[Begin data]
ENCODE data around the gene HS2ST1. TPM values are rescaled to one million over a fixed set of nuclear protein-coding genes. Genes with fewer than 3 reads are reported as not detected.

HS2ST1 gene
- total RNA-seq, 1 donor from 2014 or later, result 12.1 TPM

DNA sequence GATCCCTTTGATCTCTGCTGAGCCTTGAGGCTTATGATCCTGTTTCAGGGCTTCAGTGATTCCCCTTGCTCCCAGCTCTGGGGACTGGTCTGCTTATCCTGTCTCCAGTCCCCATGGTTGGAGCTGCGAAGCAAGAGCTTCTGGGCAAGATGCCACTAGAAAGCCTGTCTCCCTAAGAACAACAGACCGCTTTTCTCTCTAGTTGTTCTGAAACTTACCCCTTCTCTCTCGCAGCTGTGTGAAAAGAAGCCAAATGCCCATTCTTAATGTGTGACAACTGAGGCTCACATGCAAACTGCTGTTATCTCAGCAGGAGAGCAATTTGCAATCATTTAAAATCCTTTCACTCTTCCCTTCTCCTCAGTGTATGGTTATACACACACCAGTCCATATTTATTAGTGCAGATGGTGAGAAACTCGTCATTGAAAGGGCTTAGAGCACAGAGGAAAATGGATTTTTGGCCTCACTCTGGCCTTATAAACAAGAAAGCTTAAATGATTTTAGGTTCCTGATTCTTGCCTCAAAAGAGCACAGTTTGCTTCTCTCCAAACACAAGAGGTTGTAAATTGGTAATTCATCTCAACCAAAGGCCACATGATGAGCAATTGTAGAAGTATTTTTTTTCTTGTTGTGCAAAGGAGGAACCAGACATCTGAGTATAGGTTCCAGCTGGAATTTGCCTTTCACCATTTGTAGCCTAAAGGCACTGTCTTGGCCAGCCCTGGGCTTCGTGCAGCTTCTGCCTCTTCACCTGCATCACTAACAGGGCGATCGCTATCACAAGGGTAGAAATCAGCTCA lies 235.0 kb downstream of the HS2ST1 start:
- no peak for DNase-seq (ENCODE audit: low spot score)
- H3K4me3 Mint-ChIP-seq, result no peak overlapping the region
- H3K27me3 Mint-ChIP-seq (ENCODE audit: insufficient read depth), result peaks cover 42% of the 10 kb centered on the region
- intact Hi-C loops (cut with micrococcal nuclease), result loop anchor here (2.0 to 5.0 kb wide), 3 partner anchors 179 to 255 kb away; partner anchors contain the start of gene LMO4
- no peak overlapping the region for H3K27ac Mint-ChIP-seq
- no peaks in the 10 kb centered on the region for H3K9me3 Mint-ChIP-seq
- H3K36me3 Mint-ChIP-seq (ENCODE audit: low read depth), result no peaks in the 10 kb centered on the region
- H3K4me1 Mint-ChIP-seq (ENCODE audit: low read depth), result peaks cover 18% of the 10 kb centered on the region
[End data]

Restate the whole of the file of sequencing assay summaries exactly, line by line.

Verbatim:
ENCODE data around the gene HS2ST1. TPM values are rescaled to one million over a fixed set of nuclear protein-coding genes. Genes with fewer than 3 reads are reported as not detected.

HS2ST1 gene
- total RNA-seq, 1 donor from 2014 or later, result 12.1 TPM

DNA sequence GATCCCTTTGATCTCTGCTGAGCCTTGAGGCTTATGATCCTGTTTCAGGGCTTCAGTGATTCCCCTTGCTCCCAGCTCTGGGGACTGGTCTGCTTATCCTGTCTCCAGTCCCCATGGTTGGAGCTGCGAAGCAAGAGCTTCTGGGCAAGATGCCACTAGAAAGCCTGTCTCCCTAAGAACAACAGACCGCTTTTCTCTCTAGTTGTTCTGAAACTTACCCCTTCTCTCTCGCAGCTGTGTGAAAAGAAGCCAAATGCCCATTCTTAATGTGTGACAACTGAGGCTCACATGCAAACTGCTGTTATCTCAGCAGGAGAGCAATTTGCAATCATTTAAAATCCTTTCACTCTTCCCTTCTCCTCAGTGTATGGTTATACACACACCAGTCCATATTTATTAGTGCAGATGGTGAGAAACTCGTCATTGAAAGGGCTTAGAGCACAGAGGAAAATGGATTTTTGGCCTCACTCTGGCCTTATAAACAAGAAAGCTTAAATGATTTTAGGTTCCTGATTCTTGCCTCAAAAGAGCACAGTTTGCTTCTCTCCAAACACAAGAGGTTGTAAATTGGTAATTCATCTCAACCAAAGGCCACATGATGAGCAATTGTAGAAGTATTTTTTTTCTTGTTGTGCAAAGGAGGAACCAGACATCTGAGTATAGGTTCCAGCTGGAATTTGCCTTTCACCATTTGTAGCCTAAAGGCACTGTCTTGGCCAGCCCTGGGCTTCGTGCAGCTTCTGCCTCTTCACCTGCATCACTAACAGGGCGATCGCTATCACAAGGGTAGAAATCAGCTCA lies 235.0 kb downstream of the HS2ST1 start:
- no peak for DNase-seq (ENCODE audit: low spot score)
- H3K4me3 Mint-ChIP-seq, result no peak overlapping the region
- H3K27me3 Mint-ChIP-seq (ENCODE audit: insufficient read depth), result peaks cover 42% of the 10 kb centered on the region
- intact Hi-C loops (cut with micrococcal nuclease), result loop anchor here (2.0 to 5.0 kb wide), 3 partner anchors 179 to 255 kb away; partner anchors contain the start of gene LMO4
- no peak overlapping the region for H3K27ac Mint-ChIP-seq
- no peaks in the 10 kb centered on the region for H3K9me3 Mint-ChIP-seq
- H3K36me3 Mint-ChIP-seq (ENCODE audit: low read depth), result no peaks in the 10 kb centered on the region
- H3K4me1 Mint-ChIP-seq (ENCODE audit: low read depth), result peaks cover 18% of the 10 kb centered on the region